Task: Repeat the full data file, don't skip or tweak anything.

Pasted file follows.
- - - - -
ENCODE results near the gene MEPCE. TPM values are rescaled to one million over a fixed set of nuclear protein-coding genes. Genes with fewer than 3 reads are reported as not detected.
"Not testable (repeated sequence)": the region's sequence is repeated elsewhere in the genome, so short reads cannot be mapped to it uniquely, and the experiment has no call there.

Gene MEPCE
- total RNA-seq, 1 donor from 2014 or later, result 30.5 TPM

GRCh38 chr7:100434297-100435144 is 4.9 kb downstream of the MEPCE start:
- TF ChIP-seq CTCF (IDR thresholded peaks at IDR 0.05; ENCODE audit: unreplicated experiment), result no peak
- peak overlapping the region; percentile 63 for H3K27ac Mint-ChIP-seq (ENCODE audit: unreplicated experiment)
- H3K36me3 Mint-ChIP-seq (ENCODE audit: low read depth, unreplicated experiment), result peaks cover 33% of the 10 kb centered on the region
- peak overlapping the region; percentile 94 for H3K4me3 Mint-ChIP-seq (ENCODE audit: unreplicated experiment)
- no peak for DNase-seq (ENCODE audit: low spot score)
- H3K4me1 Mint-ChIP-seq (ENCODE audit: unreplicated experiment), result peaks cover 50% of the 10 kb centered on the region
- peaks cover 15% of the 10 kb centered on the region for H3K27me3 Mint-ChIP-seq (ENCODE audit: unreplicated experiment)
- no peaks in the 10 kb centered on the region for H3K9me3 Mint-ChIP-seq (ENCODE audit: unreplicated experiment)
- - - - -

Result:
ENCODE results near the gene MEPCE. TPM values are rescaled to one million over a fixed set of nuclear protein-coding genes. Genes with fewer than 3 reads are reported as not detected.
"Not testable (repeated sequence)": the region's sequence is repeated elsewhere in the genome, so short reads cannot be mapped to it uniquely, and the experiment has no call there.

Gene MEPCE
- total RNA-seq, 1 donor from 2014 or later, result 30.5 TPM

GRCh38 chr7:100434297-100435144 is 4.9 kb downstream of the MEPCE start:
- TF ChIP-seq CTCF (IDR thresholded peaks at IDR 0.05; ENCODE audit: unreplicated experiment), result no peak
- peak overlapping the region; percentile 63 for H3K27ac Mint-ChIP-seq (ENCODE audit: unreplicated experiment)
- H3K36me3 Mint-ChIP-seq (ENCODE audit: low read depth, unreplicated experiment), result peaks cover 33% of the 10 kb centered on the region
- peak overlapping the region; percentile 94 for H3K4me3 Mint-ChIP-seq (ENCODE audit: unreplicated experiment)
- no peak for DNase-seq (ENCODE audit: low spot score)
- H3K4me1 Mint-ChIP-seq (ENCODE audit: unreplicated experiment), result peaks cover 50% of the 10 kb centered on the region
- peaks cover 15% of the 10 kb centered on the region for H3K27me3 Mint-ChIP-seq (ENCODE audit: unreplicated experiment)
- no peaks in the 10 kb centered on the region for H3K9me3 Mint-ChIP-seq (ENCODE audit: unreplicated experiment)